1540 words - 6 pages future challenges that the laws have on special education. History of Special Education For most of our nation's history, children with special needs or disabilities were shunted aside. In spite of mandated education laws that had been in place since 1918, many students were denied education and forced to learn at home or be institutionalized. For the few mild or moderate disabilities students who were allowed to enroll in special programs in

History of Special Education

1216 words - 5 pages special education students and their teachers in the general classroom. Another obstacle to overcome is actually to help students make the transition from student to entering the community. The special education system has built in it a flaw for some students. These students because they do need intervention and help, will feel helpless and isolated when those services are no longer available. The area of infants and toddlers is also an area were

Special Education

6506 words - 26 pages , and placement made because it is already available in a school district. The inclusion controversy continues in special�education�because the place and the nature of instruction involve conflicting notions of discrimination, rights, and fairness, as well as conflicting criteria for success and interpretations of law. The controversy will not be resolved without agreement about achieving the goals of equal rights and fairness for students with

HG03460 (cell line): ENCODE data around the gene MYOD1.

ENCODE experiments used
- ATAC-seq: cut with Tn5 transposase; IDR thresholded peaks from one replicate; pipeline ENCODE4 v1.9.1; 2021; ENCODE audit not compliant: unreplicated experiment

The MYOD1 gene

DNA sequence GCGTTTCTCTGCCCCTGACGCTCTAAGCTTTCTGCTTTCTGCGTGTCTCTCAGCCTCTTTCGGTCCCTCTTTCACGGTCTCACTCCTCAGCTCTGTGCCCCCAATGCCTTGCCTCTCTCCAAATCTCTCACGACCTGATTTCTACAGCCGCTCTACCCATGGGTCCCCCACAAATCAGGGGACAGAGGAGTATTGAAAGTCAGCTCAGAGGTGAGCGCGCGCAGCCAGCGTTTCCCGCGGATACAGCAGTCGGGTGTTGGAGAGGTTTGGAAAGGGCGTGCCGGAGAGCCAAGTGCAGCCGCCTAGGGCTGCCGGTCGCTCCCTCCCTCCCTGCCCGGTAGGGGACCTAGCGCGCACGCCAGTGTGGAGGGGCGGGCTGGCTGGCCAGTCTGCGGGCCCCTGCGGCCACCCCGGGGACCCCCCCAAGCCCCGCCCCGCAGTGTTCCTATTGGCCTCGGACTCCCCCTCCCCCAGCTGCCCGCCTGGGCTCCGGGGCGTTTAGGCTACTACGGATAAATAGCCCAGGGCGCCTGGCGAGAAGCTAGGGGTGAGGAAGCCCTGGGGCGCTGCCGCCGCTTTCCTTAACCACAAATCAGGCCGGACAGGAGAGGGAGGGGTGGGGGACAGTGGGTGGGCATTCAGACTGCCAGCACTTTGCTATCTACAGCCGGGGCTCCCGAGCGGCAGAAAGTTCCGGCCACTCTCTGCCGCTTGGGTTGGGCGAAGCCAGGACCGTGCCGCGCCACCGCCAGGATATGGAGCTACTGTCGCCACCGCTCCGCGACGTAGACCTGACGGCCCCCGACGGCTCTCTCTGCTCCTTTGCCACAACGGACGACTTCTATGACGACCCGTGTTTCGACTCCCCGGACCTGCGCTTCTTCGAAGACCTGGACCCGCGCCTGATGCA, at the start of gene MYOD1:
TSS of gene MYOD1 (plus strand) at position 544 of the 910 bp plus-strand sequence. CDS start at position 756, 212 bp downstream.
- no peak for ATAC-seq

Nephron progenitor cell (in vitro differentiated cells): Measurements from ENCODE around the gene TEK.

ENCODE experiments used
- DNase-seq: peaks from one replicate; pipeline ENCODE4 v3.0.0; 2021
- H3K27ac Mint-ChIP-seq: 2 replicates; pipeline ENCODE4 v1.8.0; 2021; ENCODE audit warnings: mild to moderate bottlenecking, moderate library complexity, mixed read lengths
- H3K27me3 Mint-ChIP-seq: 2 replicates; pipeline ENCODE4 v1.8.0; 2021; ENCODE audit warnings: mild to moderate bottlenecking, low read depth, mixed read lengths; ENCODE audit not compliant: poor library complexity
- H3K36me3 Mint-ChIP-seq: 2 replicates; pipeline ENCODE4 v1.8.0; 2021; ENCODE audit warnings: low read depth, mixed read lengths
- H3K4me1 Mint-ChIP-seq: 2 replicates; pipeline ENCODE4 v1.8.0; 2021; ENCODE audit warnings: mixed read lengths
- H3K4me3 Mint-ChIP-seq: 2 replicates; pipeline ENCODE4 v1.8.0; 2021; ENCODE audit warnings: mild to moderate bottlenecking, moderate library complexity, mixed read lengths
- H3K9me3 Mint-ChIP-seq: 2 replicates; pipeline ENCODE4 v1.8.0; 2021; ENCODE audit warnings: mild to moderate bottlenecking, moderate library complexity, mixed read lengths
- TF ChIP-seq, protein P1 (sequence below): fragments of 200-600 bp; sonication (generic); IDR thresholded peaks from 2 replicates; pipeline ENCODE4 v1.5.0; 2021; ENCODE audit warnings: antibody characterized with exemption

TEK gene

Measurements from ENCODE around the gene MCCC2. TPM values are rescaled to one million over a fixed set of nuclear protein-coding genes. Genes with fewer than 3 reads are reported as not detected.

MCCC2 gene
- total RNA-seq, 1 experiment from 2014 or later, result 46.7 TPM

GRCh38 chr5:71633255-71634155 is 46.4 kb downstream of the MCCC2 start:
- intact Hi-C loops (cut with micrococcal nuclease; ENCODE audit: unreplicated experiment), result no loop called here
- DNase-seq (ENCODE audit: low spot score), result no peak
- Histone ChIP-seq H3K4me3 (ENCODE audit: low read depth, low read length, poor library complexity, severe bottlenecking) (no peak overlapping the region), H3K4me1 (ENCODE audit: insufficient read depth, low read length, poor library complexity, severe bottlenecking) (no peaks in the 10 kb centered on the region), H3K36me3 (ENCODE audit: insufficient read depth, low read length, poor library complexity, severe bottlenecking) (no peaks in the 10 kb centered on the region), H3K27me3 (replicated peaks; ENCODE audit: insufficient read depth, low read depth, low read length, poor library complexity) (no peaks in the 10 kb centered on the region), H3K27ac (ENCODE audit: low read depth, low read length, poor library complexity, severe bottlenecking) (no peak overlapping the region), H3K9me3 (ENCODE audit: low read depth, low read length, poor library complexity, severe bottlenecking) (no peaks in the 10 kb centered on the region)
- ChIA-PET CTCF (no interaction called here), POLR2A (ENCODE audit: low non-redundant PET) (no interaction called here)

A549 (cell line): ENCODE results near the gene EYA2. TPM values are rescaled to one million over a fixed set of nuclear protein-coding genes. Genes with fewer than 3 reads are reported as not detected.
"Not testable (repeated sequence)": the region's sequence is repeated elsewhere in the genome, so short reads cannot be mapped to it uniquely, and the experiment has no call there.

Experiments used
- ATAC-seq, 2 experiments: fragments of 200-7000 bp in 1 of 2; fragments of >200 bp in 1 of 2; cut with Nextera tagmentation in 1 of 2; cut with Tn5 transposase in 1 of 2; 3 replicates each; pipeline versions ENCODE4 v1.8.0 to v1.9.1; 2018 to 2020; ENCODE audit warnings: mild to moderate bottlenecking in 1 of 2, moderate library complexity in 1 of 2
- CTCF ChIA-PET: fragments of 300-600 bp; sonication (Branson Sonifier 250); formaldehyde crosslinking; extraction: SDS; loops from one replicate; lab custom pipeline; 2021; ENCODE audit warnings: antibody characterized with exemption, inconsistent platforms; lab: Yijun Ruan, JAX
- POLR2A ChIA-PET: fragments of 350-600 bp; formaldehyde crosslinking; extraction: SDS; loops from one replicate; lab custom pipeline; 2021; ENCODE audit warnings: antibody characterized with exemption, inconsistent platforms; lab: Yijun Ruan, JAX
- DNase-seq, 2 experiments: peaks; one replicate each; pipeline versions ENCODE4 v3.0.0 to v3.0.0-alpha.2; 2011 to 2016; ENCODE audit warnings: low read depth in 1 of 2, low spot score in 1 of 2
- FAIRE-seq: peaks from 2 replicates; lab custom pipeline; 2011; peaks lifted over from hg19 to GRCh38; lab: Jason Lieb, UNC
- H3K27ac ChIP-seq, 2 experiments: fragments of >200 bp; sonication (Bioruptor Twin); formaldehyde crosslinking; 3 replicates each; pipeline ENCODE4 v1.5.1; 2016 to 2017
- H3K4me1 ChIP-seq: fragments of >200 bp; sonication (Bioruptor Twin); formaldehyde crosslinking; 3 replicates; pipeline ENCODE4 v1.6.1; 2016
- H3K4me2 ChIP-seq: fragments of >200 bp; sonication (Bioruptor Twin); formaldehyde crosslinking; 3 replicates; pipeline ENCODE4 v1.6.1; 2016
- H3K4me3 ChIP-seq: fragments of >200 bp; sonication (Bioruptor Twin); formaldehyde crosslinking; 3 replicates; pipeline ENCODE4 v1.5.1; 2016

Similar Essays

The Pros And Cons Of Bilingual Education In Malaysia.

823 words - 4 pages Earlier this year, Singapore’s former Prime Minister, Lee Guan Yew told the press (SinChew Daily, 2013) that he would like to urge all the parents in Singapore to let their children to receive bilingual education as soon as possible as it deliver more pros than cons for the development of the children. Traditionally, bilingual education was perceived by experts as “damaging” to children early language development as it may cause them to confuse

The Positive Effects Of Inclusion Of Special Education Students

2196 words - 9 pages , can help teach them how to better teach in comprehensive environment and help them grow as people. Cons of Inclusion Not everyone agree’s with the inclusion of special education into regular classroom settings. Many argue that everyone does not benefit from inclusion and that it in fact, hinders learning for some. They argue that teachers do not have time to properly teach and work with all students in the classroom. If a student falls behind

Special Education Students: Inclusion Vs Reality

1778 words - 7 pages , Robert L. The History of Inclusion in the United States. Washington, D.C.: Gallaudet UP, 2005. Print. "Special Education." Issues & Controversies On File: n. pag. Issues & Controversies. Facts On File News Services, 7 Sept. 2007. Web. 22 Feb. 2014. . Tompkins, Richards, and Pat Deloney. "Concerns About and Arguments Against Inclusion and/or Full Inclusion." Inclusion: The Pros and Cons. 4.3 (1995): n

Multicultural And Inclusion Education Essay

1485 words - 6 pages experienced the importance of learning a new language myself. My goals as an educator are that my students develop and encounter their full potential in my classroom and in our society; moreover, help them to bring their unique and special gift to the world. To me, in a society like ours in which an amalgam of skin colors, customs, beliefs and styles are mixing in one place is essential that our education system fulfill the most essential civil rights